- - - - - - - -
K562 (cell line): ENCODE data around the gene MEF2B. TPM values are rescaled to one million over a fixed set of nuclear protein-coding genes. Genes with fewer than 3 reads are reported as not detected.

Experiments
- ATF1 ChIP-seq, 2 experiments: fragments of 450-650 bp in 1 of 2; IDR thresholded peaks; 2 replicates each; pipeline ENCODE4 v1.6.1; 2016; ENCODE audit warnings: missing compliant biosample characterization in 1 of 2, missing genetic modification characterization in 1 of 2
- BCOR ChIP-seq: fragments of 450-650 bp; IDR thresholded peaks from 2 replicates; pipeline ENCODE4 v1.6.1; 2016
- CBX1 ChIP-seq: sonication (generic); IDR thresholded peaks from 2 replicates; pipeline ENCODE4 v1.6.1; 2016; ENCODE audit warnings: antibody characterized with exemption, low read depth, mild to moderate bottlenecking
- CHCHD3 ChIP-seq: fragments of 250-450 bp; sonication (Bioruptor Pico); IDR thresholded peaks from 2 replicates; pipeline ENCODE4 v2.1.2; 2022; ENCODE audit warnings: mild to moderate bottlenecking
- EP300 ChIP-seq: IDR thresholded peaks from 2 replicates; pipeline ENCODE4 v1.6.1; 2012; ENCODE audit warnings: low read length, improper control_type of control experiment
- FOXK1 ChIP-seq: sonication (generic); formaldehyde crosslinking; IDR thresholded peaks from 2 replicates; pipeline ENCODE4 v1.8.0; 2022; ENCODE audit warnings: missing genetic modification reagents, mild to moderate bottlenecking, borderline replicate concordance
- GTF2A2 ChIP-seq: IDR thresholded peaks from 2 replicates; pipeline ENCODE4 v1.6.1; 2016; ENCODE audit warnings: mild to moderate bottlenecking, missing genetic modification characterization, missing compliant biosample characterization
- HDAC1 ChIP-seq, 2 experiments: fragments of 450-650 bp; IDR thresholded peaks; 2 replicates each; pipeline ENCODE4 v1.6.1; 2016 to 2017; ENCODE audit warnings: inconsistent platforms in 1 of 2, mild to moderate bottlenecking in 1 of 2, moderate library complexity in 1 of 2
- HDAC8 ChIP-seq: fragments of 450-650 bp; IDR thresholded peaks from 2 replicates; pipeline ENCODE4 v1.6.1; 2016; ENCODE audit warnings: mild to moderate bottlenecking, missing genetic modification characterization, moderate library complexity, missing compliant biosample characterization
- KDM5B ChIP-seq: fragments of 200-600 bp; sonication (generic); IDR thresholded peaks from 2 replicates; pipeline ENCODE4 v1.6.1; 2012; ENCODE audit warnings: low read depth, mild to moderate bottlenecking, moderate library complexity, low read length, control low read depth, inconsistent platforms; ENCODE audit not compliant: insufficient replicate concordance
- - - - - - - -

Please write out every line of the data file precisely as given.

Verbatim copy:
K562 (cell line): ENCODE data around the gene MEF2B. TPM values are rescaled to one million over a fixed set of nuclear protein-coding genes. Genes with fewer than 3 reads are reported as not detected.

Experiments
- ATF1 ChIP-seq, 2 experiments: fragments of 450-650 bp in 1 of 2; IDR thresholded peaks; 2 replicates each; pipeline ENCODE4 v1.6.1; 2016; ENCODE audit warnings: missing compliant biosample characterization in 1 of 2, missing genetic modification characterization in 1 of 2
- BCOR ChIP-seq: fragments of 450-650 bp; IDR thresholded peaks from 2 replicates; pipeline ENCODE4 v1.6.1; 2016
- CBX1 ChIP-seq: sonication (generic); IDR thresholded peaks from 2 replicates; pipeline ENCODE4 v1.6.1; 2016; ENCODE audit warnings: antibody characterized with exemption, low read depth, mild to moderate bottlenecking
- CHCHD3 ChIP-seq: fragments of 250-450 bp; sonication (Bioruptor Pico); IDR thresholded peaks from 2 replicates; pipeline ENCODE4 v2.1.2; 2022; ENCODE audit warnings: mild to moderate bottlenecking
- EP300 ChIP-seq: IDR thresholded peaks from 2 replicates; pipeline ENCODE4 v1.6.1; 2012; ENCODE audit warnings: low read length, improper control_type of control experiment
- FOXK1 ChIP-seq: sonication (generic); formaldehyde crosslinking; IDR thresholded peaks from 2 replicates; pipeline ENCODE4 v1.8.0; 2022; ENCODE audit warnings: missing genetic modification reagents, mild to moderate bottlenecking, borderline replicate concordance
- GTF2A2 ChIP-seq: IDR thresholded peaks from 2 replicates; pipeline ENCODE4 v1.6.1; 2016; ENCODE audit warnings: mild to moderate bottlenecking, missing genetic modification characterization, missing compliant biosample characterization
- HDAC1 ChIP-seq, 2 experiments: fragments of 450-650 bp; IDR thresholded peaks; 2 replicates each; pipeline ENCODE4 v1.6.1; 2016 to 2017; ENCODE audit warnings: inconsistent platforms in 1 of 2, mild to moderate bottlenecking in 1 of 2, moderate library complexity in 1 of 2
- HDAC8 ChIP-seq: fragments of 450-650 bp; IDR thresholded peaks from 2 replicates; pipeline ENCODE4 v1.6.1; 2016; ENCODE audit warnings: mild to moderate bottlenecking, missing genetic modification characterization, moderate library complexity, missing compliant biosample characterization
- KDM5B ChIP-seq: fragments of 200-600 bp; sonication (generic); IDR thresholded peaks from 2 replicates; pipeline ENCODE4 v1.6.1; 2012; ENCODE audit warnings: low read depth, mild to moderate bottlenecking, moderate library complexity, low read length, control low read depth, inconsistent platforms; ENCODE audit not compliant: insufficient replicate concordance